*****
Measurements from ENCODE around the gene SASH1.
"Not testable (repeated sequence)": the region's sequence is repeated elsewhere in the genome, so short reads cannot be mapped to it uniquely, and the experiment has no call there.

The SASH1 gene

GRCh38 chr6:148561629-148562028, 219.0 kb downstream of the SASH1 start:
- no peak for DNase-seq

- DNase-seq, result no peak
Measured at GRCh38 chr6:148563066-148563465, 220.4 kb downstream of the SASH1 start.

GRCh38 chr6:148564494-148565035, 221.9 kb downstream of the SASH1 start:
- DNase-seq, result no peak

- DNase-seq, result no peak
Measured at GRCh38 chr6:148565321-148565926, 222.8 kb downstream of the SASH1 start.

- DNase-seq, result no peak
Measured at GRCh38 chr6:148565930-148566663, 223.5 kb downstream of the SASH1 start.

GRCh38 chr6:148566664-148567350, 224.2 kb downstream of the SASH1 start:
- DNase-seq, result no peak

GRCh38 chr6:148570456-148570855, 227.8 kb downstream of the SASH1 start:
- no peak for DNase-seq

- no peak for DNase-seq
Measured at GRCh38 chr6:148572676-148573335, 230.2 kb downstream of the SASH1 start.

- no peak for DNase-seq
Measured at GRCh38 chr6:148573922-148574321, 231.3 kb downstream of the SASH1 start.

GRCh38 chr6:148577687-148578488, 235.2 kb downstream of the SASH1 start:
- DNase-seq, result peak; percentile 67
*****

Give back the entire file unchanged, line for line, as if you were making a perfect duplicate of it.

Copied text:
Measurements from ENCODE around the gene SASH1.
"Not testable (repeated sequence)": the region's sequence is repeated elsewhere in the genome, so short reads cannot be mapped to it uniquely, and the experiment has no call there.

The SASH1 gene

GRCh38 chr6:148561629-148562028, 219.0 kb downstream of the SASH1 start:
- no peak for DNase-seq

- DNase-seq, result no peak
Measured at GRCh38 chr6:148563066-148563465, 220.4 kb downstream of the SASH1 start.

GRCh38 chr6:148564494-148565035, 221.9 kb downstream of the SASH1 start:
- DNase-seq, result no peak

- DNase-seq, result no peak
Measured at GRCh38 chr6:148565321-148565926, 222.8 kb downstream of the SASH1 start.

- DNase-seq, result no peak
Measured at GRCh38 chr6:148565930-148566663, 223.5 kb downstream of the SASH1 start.

GRCh38 chr6:148566664-148567350, 224.2 kb downstream of the SASH1 start:
- DNase-seq, result no peak

GRCh38 chr6:148570456-148570855, 227.8 kb downstream of the SASH1 start:
- no peak for DNase-seq

- no peak for DNase-seq
Measured at GRCh38 chr6:148572676-148573335, 230.2 kb downstream of the SASH1 start.

- no peak for DNase-seq
Measured at GRCh38 chr6:148573922-148574321, 231.3 kb downstream of the SASH1 start.

GRCh38 chr6:148577687-148578488, 235.2 kb downstream of the SASH1 start:
- DNase-seq, result peak; percentile 67